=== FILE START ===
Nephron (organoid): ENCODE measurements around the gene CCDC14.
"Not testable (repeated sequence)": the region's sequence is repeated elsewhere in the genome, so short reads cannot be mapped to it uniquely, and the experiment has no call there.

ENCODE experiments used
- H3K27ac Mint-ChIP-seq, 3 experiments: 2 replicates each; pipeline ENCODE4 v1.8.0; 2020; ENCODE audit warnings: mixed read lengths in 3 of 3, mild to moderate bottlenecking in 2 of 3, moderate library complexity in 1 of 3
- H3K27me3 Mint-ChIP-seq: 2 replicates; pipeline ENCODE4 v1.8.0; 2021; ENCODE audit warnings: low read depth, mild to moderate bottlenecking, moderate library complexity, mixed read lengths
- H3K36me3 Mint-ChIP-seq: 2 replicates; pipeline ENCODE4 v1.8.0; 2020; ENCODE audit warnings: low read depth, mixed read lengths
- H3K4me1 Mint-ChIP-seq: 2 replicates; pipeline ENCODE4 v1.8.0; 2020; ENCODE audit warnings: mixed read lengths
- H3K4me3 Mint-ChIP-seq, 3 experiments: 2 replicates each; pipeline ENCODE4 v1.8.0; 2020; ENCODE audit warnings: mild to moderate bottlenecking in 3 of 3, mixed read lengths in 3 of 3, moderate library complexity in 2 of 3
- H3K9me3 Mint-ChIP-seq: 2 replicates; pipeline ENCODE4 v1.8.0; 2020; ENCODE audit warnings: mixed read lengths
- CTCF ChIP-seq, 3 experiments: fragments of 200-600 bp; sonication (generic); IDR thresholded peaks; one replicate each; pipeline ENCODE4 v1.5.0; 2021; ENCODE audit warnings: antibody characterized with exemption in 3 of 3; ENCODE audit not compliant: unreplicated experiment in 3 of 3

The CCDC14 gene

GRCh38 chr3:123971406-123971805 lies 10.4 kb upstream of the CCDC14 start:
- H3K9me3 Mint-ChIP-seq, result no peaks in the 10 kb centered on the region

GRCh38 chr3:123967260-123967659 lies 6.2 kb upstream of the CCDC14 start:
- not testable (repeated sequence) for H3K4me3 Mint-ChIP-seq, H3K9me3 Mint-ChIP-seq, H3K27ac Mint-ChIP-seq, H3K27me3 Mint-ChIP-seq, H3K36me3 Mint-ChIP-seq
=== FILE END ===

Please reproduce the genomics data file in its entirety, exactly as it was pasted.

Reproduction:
Nephron (organoid): ENCODE measurements around the gene CCDC14.
"Not testable (repeated sequence)": the region's sequence is repeated elsewhere in the genome, so short reads cannot be mapped to it uniquely, and the experiment has no call there.

ENCODE experiments used
- H3K27ac Mint-ChIP-seq, 3 experiments: 2 replicates each; pipeline ENCODE4 v1.8.0; 2020; ENCODE audit warnings: mixed read lengths in 3 of 3, mild to moderate bottlenecking in 2 of 3, moderate library complexity in 1 of 3
- H3K27me3 Mint-ChIP-seq: 2 replicates; pipeline ENCODE4 v1.8.0; 2021; ENCODE audit warnings: low read depth, mild to moderate bottlenecking, moderate library complexity, mixed read lengths
- H3K36me3 Mint-ChIP-seq: 2 replicates; pipeline ENCODE4 v1.8.0; 2020; ENCODE audit warnings: low read depth, mixed read lengths
- H3K4me1 Mint-ChIP-seq: 2 replicates; pipeline ENCODE4 v1.8.0; 2020; ENCODE audit warnings: mixed read lengths
- H3K4me3 Mint-ChIP-seq, 3 experiments: 2 replicates each; pipeline ENCODE4 v1.8.0; 2020; ENCODE audit warnings: mild to moderate bottlenecking in 3 of 3, mixed read lengths in 3 of 3, moderate library complexity in 2 of 3
- H3K9me3 Mint-ChIP-seq: 2 replicates; pipeline ENCODE4 v1.8.0; 2020; ENCODE audit warnings: mixed read lengths
- CTCF ChIP-seq, 3 experiments: fragments of 200-600 bp; sonication (generic); IDR thresholded peaks; one replicate each; pipeline ENCODE4 v1.5.0; 2021; ENCODE audit warnings: antibody characterized with exemption in 3 of 3; ENCODE audit not compliant: unreplicated experiment in 3 of 3

The CCDC14 gene

GRCh38 chr3:123971406-123971805 lies 10.4 kb upstream of the CCDC14 start:
- H3K9me3 Mint-ChIP-seq, result no peaks in the 10 kb centered on the region

GRCh38 chr3:123967260-123967659 lies 6.2 kb upstream of the CCDC14 start:
- not testable (repeated sequence) for H3K4me3 Mint-ChIP-seq, H3K9me3 Mint-ChIP-seq, H3K27ac Mint-ChIP-seq, H3K27me3 Mint-ChIP-seq, H3K36me3 Mint-ChIP-seq